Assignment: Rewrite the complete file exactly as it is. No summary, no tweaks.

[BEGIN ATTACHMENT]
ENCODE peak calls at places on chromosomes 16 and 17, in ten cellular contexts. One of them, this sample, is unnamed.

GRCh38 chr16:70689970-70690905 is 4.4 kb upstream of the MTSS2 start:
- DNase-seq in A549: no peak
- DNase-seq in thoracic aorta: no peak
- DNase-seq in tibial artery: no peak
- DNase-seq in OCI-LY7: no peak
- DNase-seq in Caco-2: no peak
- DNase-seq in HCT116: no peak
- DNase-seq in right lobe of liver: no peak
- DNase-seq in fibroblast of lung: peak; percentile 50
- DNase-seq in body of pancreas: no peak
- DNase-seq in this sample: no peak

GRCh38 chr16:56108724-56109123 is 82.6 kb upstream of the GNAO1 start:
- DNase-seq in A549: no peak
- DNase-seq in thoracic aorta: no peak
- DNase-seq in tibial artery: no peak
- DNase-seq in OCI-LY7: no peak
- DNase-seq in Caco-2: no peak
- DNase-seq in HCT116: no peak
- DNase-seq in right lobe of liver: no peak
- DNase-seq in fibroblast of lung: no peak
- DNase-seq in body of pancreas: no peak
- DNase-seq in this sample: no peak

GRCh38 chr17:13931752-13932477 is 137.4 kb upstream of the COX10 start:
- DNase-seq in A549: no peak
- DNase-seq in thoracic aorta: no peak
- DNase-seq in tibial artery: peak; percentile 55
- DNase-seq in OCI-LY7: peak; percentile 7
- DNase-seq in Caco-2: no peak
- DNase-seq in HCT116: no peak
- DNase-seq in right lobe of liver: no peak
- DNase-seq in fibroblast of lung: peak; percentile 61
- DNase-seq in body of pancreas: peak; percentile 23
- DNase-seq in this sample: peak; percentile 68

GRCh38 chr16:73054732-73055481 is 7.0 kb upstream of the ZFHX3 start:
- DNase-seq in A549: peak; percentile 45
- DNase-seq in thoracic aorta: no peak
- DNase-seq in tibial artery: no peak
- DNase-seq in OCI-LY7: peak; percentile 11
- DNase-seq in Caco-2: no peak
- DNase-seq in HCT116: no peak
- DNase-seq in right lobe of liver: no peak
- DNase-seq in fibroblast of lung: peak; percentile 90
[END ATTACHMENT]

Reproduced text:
ENCODE peak calls at places on chromosomes 16 and 17, in ten cellular contexts. One of them, this sample, is unnamed.

GRCh38 chr16:70689970-70690905 is 4.4 kb upstream of the MTSS2 start:
- DNase-seq in A549: no peak
- DNase-seq in thoracic aorta: no peak
- DNase-seq in tibial artery: no peak
- DNase-seq in OCI-LY7: no peak
- DNase-seq in Caco-2: no peak
- DNase-seq in HCT116: no peak
- DNase-seq in right lobe of liver: no peak
- DNase-seq in fibroblast of lung: peak; percentile 50
- DNase-seq in body of pancreas: no peak
- DNase-seq in this sample: no peak

GRCh38 chr16:56108724-56109123 is 82.6 kb upstream of the GNAO1 start:
- DNase-seq in A549: no peak
- DNase-seq in thoracic aorta: no peak
- DNase-seq in tibial artery: no peak
- DNase-seq in OCI-LY7: no peak
- DNase-seq in Caco-2: no peak
- DNase-seq in HCT116: no peak
- DNase-seq in right lobe of liver: no peak
- DNase-seq in fibroblast of lung: no peak
- DNase-seq in body of pancreas: no peak
- DNase-seq in this sample: no peak

GRCh38 chr17:13931752-13932477 is 137.4 kb upstream of the COX10 start:
- DNase-seq in A549: no peak
- DNase-seq in thoracic aorta: no peak
- DNase-seq in tibial artery: peak; percentile 55
- DNase-seq in OCI-LY7: peak; percentile 7
- DNase-seq in Caco-2: no peak
- DNase-seq in HCT116: no peak
- DNase-seq in right lobe of liver: no peak
- DNase-seq in fibroblast of lung: peak; percentile 61
- DNase-seq in body of pancreas: peak; percentile 23
- DNase-seq in this sample: peak; percentile 68

GRCh38 chr16:73054732-73055481 is 7.0 kb upstream of the ZFHX3 start:
- DNase-seq in A549: peak; percentile 45
- DNase-seq in thoracic aorta: no peak
- DNase-seq in tibial artery: no peak
- DNase-seq in OCI-LY7: peak; percentile 11
- DNase-seq in Caco-2: no peak
- DNase-seq in HCT116: no peak
- DNase-seq in right lobe of liver: no peak
- DNase-seq in fibroblast of lung: peak; percentile 90